Thursday, January 8, 2009

NEED: Birthday Help

Hi people, and Happy New Year! Thank you so much for reading my blog! It’s always nice to know I am not alone in my efforts to feed my kids, and lord knows it’s an endless battle. (eg: my son, unprompted, ate radishes and arugula last night! Whoo-hoo! But the same day his lunchbox came back essentially untouched. Bah!)

Anyway, I have a question for you all. I’m writing my April installment of my Feeding Your Family column, which I write for Parenthood.com. I’m talking about birthday parties. Okay, I’m ranting a bit about birthday parties.

Granted, I was a kid who didn’t care for games like Pin the Tail on the Donkey, and I’m always a little creeped out by those pictures of 1-year-olds with birthday cake frosting smeared all over their faces, looking dazed and drunk and sick, so I’m not starting out with the warmest of feelings toward the whole kids’ birthday party genre. Yes, I admit that I'm a bit of a birthday-party-scrooge.

But as we’ve all gone greener in our lives, it has struck me that birthday parties are in desperate need of a green makeover. In the last few decades they have become comprised on an entirely disposable, non-recyclable mentality. From the pizza boxes to the paper plates and plastic forks to the balloons to the plastic games to the goodie bags, which could easily be renamed the Crappy Bags….
(cue loud carnival music and obnoxious barker’s voice): ** CRAPPY BAGS! Filled with LAME Plastic Crap and CHEAP Candy that your Kids Will Play With for TWENTY Seconds. Do Those Toys Suck? No Problem, Moms! Just THROW Them Away!**

That’s not even getting into the candy issue, which I’ll sheepishly with a guilty grimace let rest for now.

Every year I try to make the parties greener, and they end up feeling paltry.  

So lay it on me, peeps. Any ideas? How can we make birthday parties more sustainable without taking away the fun? Are they just by their very nature destined to be chaotic avalanches of waste filled with over-stimulated kids jacked up on a potent combo of sugar and musical chairs? Or can we figure out some way to make them greener and more sustainable? Or is it just one day a year, and who cares?

I’d love any ideas you all can share with me about how to build a better goody bag, what to fill a piñata with if not Cheap Crap, and alternatives to balloons (hey, even the Obamas got rid of the balloons!). Can we figure out how to narrow it down to ONE giant garbage bag for every 120 minutes of party fun? Do you all register for gifts to cut down on unwanted things, or does that seem rude? I don’t know, I need help!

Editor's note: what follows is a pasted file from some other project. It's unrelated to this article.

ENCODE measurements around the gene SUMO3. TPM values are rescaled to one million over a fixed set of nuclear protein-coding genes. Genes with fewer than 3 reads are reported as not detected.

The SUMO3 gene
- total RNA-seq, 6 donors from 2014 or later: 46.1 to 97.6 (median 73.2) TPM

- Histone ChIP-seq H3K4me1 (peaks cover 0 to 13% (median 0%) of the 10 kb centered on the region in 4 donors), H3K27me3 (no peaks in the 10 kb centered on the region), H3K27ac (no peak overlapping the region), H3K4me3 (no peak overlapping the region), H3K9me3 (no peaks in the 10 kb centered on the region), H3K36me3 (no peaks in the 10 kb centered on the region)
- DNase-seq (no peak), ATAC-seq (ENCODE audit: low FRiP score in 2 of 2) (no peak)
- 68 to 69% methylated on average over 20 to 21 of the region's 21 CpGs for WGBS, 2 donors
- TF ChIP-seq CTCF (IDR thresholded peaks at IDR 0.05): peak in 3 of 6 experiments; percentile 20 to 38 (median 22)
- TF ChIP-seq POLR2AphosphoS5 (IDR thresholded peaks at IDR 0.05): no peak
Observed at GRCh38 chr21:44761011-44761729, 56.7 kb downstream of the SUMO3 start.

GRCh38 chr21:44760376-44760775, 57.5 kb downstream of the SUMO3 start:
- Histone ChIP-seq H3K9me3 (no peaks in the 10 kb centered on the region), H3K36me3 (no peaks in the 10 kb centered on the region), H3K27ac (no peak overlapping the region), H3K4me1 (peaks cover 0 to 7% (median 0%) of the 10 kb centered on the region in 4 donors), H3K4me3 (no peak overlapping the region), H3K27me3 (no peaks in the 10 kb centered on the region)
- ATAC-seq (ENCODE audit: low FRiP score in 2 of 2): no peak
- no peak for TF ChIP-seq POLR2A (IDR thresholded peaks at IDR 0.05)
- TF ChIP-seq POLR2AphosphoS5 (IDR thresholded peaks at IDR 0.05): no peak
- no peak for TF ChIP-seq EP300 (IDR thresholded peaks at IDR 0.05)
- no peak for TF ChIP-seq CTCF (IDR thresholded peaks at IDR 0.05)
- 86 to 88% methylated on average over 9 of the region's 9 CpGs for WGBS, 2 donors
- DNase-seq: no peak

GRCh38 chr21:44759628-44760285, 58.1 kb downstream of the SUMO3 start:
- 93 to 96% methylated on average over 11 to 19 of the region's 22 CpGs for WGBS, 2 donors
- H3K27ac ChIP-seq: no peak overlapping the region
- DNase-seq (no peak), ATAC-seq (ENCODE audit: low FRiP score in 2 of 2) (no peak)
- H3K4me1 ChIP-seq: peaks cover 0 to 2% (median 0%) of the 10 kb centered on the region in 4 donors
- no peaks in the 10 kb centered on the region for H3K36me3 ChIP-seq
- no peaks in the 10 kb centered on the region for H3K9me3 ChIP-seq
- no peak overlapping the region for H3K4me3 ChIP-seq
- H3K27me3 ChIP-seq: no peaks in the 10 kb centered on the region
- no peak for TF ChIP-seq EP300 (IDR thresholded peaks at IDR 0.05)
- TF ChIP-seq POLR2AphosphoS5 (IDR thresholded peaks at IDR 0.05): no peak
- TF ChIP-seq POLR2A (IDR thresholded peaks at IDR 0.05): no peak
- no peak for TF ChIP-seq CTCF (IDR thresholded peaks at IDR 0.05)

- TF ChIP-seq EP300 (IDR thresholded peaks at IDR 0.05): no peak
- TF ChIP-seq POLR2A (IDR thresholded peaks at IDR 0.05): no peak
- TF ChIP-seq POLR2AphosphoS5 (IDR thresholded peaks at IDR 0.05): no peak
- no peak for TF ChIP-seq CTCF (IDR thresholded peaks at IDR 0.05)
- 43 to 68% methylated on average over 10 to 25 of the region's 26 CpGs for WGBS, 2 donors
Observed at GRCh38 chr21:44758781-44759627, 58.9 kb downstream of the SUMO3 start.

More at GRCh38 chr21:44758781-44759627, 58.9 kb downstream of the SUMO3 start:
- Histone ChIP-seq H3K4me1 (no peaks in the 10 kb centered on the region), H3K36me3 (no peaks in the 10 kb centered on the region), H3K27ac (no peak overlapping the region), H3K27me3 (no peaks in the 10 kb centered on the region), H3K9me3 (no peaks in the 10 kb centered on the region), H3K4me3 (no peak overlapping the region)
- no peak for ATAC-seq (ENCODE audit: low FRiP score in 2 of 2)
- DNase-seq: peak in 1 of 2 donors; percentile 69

Thank you!

5 comments:

Cay said...

My mother used to set up elaborate treasure hunts for our birthdays. These involved multiple rhyming clues, and at the end, of course, a prize. Crap, I realize. But it usually took us upwards of 45 minutes to get to the end, with only a few clue papers as trash.
we have also tried letterboxing (http://www.letterboxing.org/america.htm), which is a similar idea, but in the wild, if you will. One mother (not me) set up a series of letterboxing clues at a park, and the party was all about finding each one. Each kid got a letterboxing "kit" (stamp, stamp pad and small notebook) as their goodie bag, which they used on the hunt (go to the site and you'll understand). We've tried the letterboxing and it's really fun, could work well in prospect park, or even around the neighborhood, if you were creative.
Can't wait to hear the other suggestions!

Lora said...

I love the idea of greening up the birthday bash. We got an idea from a friend that worked well...a book exchange in place of the goody bag.

1. Each invited guest is asked to bring a book to the party. It can be new or used (greener!)
2. At the end of the party, each child takes a book home as a gift.

The book exchange allows for a better take away gift instead of plastic junk, it saves the host from spending on said junk, and it can be greener if used books are exchanged, even more so if unwrapped. Win-win! I think the book exchange could also easily be a video-game exchange or toy exchange depending on the age-group.

Can't wait to plan my next green bday party. Keep those ideas coming.

Mirem said...

The whole goody bag thing can get really out of hand. One of our friends just said ´no goody bags´on the invite, and I think he started a trend.

One of the best things I´ve experienced is the request to give a donation to Heifer International instead of a birthday present. My daughter didn´t really get it, of course, and maybe hers didn´t either, but I thought it was a great idea.

Apart from that, I used brown paper bags once, and I put fruit leather and cheese crackers in them for treats. Was good for my conscience, but didn´t go over so well with the kids...

I love the book exchange idea!

Anonymous said...

What if the birthday boy/girl made home-made playdough as the gift? It could be packaged in food saving containers for re-use in the future

hege said...

we just celebrated our older daughter's 7th birthday, and what I try to do to make it all less toxic and wasteful i: use compostable/biodegradable utensils, cups and plates (though I relented and bought theme related napkins), no juice boxes, marked everyone's cup so they could they wouldn't get mixed up and get a new one, no balloons (I hate balloons anyway), other finger foods not requiring use of utensils but did have cake requiring forks. I debated doing cupcakes, but then I would have needed the paper liners anyway. No party bags although everyone did walk away with one item, loose in their hands. I think trying to home make as much as possible cuts down on waste, although we are always only partially successful at that. Want to hear more from others about this!